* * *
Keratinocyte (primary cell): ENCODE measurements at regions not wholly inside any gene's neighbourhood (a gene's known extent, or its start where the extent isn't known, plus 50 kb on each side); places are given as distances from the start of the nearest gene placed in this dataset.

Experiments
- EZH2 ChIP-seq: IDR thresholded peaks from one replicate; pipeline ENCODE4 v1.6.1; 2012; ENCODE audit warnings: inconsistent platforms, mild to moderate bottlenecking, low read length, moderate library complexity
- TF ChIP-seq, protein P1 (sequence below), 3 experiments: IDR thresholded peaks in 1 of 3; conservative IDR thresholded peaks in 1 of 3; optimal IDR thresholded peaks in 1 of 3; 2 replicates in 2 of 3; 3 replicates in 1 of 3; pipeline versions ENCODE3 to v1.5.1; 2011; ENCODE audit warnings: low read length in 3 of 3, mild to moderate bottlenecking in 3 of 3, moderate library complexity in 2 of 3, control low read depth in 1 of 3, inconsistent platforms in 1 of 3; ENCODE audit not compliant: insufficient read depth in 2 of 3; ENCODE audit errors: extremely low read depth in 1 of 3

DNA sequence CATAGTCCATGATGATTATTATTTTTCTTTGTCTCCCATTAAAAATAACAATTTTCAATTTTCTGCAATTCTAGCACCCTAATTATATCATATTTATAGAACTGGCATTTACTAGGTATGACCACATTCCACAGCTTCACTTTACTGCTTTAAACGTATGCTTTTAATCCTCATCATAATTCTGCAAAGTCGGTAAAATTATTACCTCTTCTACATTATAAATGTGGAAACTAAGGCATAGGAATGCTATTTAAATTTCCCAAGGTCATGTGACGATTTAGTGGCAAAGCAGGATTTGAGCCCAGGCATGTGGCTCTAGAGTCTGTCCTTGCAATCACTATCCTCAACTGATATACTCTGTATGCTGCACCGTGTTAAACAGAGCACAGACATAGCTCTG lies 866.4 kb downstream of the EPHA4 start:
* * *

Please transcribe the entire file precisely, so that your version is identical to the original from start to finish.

Keratinocyte (primary cell): ENCODE measurements at regions not wholly inside any gene's neighbourhood (a gene's known extent, or its start where the extent isn't known, plus 50 kb on each side); places are given as distances from the start of the nearest gene placed in this dataset.

Experiments
- EZH2 ChIP-seq: IDR thresholded peaks from one replicate; pipeline ENCODE4 v1.6.1; 2012; ENCODE audit warnings: inconsistent platforms, mild to moderate bottlenecking, low read length, moderate library complexity
- TF ChIP-seq, protein P1 (sequence below), 3 experiments: IDR thresholded peaks in 1 of 3; conservative IDR thresholded peaks in 1 of 3; optimal IDR thresholded peaks in 1 of 3; 2 replicates in 2 of 3; 3 replicates in 1 of 3; pipeline versions ENCODE3 to v1.5.1; 2011; ENCODE audit warnings: low read length in 3 of 3, mild to moderate bottlenecking in 3 of 3, moderate library complexity in 2 of 3, control low read depth in 1 of 3, inconsistent platforms in 1 of 3; ENCODE audit not compliant: insufficient read depth in 2 of 3; ENCODE audit errors: extremely low read depth in 1 of 3

DNA sequence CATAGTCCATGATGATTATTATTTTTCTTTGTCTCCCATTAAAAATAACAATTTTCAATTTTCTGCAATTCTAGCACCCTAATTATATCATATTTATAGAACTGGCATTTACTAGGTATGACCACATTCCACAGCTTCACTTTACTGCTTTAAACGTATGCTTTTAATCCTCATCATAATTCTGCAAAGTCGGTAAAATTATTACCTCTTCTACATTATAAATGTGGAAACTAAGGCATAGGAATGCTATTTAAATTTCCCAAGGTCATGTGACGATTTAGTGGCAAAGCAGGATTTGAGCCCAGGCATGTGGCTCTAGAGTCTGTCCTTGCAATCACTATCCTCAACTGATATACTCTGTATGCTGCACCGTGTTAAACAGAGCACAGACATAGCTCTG lies 866.4 kb downstream of the EPHA4 start: